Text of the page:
This presentation is done by remote in a system called mediasite, which has a rather successful interface, where she has her video in one window, and slides in another window. I guess it’s for distance learning, but works well in front of an audience, too. Melanie is actually sitting in a hotel room in Melbourne, and will do the q&a by webcam.

Movement in games is a neglected pleasure. The imagining and feeling of another’s movements in a game. Few people have pondered what this might mean?

Benjamin,: “A glimpse into the world of Childrens’ books”
(and another by Benjamin)
Caillois, Roger. “Mimicry and Legendary Psychasthenia”
Morse, Margaret “Nature Morte:….”

(I’d of course add my thesis: Fiction and Interaction: How Clicking a Mouse Can Make You Part of a Fictional World.

Example from Australasian visual 3d stuff
aesthetics of floatingsness
aesthetics of bouncingness

Example of a Quake-player (Martin, has perhaps written a paper called “Becoming Robotic”?) who sometimes felt as though he was moving during sleep in the same ways as the characters in Quake do. Many other similar stories.
What is going on here? How does this movemnet move us?

A theory of mimetic responsiveness: mimetic means becoming similar to (for her)
Collapsing of the distance between players and onscreen avatars.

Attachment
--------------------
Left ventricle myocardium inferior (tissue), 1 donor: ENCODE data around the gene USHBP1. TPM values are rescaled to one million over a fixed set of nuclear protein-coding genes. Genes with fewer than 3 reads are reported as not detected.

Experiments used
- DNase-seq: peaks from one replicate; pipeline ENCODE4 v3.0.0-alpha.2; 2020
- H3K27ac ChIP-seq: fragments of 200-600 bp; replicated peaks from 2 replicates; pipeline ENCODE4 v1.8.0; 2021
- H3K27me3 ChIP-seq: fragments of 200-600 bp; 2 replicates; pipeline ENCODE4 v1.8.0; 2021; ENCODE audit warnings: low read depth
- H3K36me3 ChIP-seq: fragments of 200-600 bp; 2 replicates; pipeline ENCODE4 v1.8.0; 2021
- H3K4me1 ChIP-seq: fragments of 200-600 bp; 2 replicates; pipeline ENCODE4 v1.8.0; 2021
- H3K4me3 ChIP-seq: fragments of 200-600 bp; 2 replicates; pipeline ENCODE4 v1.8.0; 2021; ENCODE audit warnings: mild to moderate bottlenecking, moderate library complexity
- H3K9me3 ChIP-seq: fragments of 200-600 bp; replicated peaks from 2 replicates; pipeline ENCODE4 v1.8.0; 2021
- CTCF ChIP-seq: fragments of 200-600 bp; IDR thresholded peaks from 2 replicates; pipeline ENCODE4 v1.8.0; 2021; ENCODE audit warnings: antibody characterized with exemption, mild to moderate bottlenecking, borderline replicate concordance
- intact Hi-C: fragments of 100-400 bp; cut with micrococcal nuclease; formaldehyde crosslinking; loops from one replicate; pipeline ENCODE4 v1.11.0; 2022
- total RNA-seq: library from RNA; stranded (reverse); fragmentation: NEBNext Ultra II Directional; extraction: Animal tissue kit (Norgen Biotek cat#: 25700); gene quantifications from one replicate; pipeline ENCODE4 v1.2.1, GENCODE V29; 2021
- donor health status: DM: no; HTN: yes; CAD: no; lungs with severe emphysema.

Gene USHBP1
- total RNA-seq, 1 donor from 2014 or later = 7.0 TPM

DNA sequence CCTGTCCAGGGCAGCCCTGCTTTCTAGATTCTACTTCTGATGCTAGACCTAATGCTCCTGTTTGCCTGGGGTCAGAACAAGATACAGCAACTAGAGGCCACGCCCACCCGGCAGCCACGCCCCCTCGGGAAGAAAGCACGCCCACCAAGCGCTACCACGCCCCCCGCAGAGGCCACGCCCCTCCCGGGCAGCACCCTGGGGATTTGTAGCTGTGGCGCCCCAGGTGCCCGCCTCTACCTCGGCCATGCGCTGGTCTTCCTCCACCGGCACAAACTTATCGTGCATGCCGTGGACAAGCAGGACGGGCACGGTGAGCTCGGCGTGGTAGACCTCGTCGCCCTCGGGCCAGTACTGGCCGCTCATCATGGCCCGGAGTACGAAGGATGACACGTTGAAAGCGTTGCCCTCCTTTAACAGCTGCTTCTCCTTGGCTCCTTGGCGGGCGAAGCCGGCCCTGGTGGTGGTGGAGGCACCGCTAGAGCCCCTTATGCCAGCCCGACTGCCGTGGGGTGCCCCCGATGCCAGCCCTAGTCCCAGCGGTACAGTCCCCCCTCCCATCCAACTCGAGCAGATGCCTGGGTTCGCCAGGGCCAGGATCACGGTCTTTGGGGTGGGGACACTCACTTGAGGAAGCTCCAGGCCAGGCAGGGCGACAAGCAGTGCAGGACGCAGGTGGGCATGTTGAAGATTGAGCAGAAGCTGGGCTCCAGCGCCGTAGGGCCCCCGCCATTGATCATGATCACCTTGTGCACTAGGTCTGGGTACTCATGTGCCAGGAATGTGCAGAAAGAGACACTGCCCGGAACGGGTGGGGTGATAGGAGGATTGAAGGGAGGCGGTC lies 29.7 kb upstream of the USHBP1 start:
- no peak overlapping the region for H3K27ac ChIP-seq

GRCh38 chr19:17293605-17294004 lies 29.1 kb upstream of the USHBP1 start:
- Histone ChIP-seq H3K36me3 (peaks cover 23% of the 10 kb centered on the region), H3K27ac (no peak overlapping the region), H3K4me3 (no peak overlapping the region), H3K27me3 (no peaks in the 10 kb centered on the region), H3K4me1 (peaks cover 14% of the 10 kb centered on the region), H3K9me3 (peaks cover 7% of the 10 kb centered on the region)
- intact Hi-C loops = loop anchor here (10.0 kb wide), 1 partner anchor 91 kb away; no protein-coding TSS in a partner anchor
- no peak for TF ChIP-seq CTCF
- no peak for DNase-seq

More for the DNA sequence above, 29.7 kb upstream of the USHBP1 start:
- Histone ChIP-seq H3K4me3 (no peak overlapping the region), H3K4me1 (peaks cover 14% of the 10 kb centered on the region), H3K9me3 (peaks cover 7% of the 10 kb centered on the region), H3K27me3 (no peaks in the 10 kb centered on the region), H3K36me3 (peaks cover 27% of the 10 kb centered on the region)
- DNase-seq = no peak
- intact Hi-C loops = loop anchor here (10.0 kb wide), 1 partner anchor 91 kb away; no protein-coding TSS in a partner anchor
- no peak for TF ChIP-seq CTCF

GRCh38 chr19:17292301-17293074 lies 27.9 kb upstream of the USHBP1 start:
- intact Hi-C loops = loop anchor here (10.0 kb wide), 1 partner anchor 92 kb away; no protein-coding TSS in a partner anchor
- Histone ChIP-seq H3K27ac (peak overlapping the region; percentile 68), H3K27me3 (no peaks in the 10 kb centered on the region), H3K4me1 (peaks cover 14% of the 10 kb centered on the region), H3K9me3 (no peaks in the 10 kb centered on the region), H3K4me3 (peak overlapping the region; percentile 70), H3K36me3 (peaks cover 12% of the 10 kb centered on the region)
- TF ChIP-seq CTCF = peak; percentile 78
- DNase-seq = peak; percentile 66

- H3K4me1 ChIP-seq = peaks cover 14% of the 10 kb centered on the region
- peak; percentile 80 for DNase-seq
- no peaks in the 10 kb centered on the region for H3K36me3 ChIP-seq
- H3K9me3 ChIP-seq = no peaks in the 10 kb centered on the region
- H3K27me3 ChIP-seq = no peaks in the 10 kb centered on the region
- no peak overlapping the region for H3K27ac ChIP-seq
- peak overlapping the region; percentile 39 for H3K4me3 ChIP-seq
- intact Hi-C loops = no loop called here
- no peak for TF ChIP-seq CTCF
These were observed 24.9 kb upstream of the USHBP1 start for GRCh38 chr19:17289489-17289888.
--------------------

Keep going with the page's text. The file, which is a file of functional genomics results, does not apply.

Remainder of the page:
Empathetic “being there”, being there with one’s avatar. Similar to Benjamin’s speculation on children at play. To empathise is to be in relation to (I think she said)
Benjamin’s notion of mimetic is founded on similarity.
Play is a privileged access to the mimetic.
Benjamin thought children’s play and their use of picture books were important in this. The gazing child gazes into the pictures in the picture book.

A spatial disturbance. Caillois’s phrase is “a temptation of space” ( I think she said).
Connection between this and illinx, or vertigo.
Shouldn’t be confused with jacking into the interface and leaving the flesh behind. The player is on both sides of this – the friction between the two situations is what gives the negotiation its joy and its pleasure. Also the fact that you wouldn’t or couldn’t act in the same way (jumping off a cliff, fighting, etc) in real life.

It’s a partial becoming. Becomings are in between states. Tension between different kinds of bodies.

This is an emerging capacity that we (gamers, users of digital technology) are increasingly comfortable with. Caillois ont he other hand, thought that it involved a negation of self, like schizophrenia. Not feeling as though you’re where you material body is. Both digital and material world able to affect us simultaneously.

Morse: May be more continuity between these environments, clearer identity by working across different reality and materiality statuses.

Becoming similar to, not a psychic identification, and neither a kind of confusion of identity.

Anne Rutherford, “Cinema and Embodied Affect.”

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